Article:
Lenovo’s dual-screen Yoga Book 9i is a triumph of re-engineering – a novelty that’s actually very practical
- Genuinely useful reinvention of the laptop form factor
- Excellent sound system
- Good battery life
- Bespoke software offering not finished
- Keyboard has no backlight
- The odd Windows glitch
How many screens should a laptop have? Most people would say just one. Some manufacturers beg to differ. The latest device designed to convince us all that we really do need two screens is Lenovo’s new Yoga Book 9i.
It’s a fairly simple concept but one that, it turns out, is a rather good idea. The Lenovo Yoga Book 9i is, quite simply, the most successful dual-screen laptop design we’ve come across so far.
Lenovo Yoga Book 9i review: What you need to know
In a nutshell, the Yoga Book 9i is two 13.3in OLED touchscreens joined together with a 360-degree hinge, which also houses the speaker system. It really is as simple as that.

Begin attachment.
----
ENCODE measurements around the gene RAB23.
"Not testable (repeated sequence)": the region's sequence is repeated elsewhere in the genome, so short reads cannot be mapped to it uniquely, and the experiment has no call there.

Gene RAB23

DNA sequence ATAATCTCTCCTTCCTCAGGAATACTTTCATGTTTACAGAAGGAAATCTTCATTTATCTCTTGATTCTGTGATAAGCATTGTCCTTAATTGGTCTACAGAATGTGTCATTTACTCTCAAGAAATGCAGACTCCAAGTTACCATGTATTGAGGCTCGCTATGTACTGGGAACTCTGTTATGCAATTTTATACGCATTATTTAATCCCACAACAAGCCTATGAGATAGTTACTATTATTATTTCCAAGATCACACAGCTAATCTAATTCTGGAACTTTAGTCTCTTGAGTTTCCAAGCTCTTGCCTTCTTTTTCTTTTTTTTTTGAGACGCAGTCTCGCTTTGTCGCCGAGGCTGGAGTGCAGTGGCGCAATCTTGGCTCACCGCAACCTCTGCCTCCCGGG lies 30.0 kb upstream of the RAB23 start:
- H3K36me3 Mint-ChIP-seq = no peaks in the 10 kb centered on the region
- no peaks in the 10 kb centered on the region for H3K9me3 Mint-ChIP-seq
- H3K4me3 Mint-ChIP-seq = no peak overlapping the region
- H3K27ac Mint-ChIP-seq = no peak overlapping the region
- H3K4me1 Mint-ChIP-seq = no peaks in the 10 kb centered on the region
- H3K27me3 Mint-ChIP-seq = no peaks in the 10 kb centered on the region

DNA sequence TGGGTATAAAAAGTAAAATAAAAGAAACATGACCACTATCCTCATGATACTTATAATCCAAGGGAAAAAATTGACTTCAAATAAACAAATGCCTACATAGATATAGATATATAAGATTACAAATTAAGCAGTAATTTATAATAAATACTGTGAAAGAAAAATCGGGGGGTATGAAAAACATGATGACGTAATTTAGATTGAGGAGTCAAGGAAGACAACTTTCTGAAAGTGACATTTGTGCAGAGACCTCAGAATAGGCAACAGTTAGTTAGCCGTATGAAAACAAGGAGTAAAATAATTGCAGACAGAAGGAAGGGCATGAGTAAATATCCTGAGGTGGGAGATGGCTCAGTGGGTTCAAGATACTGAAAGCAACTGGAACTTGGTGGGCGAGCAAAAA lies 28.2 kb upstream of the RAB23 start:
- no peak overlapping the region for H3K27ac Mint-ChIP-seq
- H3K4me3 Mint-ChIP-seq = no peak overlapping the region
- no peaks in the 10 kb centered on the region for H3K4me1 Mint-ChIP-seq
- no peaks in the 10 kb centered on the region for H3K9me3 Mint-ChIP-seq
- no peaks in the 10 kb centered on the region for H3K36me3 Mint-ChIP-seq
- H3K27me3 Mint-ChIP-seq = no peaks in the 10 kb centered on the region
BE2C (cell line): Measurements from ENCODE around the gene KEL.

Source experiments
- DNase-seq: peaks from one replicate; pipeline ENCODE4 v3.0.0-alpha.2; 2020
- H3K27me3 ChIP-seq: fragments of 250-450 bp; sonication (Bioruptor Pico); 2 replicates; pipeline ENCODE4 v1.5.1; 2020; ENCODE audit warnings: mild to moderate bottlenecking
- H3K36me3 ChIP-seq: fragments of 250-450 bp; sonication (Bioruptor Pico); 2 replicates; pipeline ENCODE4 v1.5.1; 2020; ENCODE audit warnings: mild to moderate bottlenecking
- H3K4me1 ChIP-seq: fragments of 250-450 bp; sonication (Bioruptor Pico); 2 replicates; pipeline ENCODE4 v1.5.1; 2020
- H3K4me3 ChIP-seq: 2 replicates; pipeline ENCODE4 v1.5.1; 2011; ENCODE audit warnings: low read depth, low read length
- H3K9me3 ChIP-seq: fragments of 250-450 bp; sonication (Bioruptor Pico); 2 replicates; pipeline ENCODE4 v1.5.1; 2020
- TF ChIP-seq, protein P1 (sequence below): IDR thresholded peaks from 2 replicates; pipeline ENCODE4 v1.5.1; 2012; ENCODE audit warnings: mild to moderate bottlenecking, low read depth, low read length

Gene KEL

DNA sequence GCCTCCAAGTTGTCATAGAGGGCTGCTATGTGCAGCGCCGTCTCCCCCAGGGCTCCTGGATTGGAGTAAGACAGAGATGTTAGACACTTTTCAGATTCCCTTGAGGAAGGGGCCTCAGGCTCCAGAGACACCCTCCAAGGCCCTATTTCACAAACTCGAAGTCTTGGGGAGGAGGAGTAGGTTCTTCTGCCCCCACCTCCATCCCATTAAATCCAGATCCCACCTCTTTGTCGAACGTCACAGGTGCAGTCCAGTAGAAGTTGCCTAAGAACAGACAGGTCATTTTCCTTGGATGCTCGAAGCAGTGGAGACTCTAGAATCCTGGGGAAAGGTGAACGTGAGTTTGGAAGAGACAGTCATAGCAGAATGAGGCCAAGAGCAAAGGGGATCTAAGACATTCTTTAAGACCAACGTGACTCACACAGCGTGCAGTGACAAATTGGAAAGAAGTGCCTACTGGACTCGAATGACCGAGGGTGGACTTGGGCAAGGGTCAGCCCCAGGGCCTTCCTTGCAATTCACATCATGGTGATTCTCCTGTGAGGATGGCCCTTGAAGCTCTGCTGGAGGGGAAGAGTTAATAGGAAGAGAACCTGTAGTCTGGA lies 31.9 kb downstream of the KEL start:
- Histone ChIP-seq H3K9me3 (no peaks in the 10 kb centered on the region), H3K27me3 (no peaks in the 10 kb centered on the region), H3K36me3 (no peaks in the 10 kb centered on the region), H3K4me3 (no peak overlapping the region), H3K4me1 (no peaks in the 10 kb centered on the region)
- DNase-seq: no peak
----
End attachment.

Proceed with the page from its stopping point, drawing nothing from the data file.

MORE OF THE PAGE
To make the system as versatile as possible, Lenovo bundles a clever foldable stand, a magnetic Bluetooth keyboard and the new Active Pen 3, which has 4,096 levels of pressure sensitivity and tilt detection.
Lenovo’s core pitch for the Yoga Book is as simple as the basic design: in 2023, using two screens with your PC is an increasingly common practice, so it makes sense to offer that same option in a small, light package for mobile users.
Maybe the day of the dual-display laptop has finally arrived a decade later than predicted.
Lenovo Yoga Book 9i review: Price and competition
Configuration tested: Intel Core i7-1355U with Iris Xe graphics, 16GB of LPDDR5 RAM, 1TB PCI-E 4.0 SSD, 2 x 13.3in QHD (2,880 x 1,800) OLED touchscreens, Windows 11 Home; Price: £2,299 inc VAT
There’s only one Lenovo Yoga Book 9i model available and it costs £2,299. It comes with a 13th Gen Intel Core i7-1355U CPU, 16GB of RAM and a 1TB SSD and two 13.3in 2.8K OLED touchscreens.
There isn’t much direct competition. In fact, the only product remotely like the Yoga Book 9i is the Asus ZenBook Fold, which is now available for around £2,500, £800 less than it cost at launch. When folded up, it’s quite a chunky affair, but the 17.3in OLED screen is very impressive when you open it up.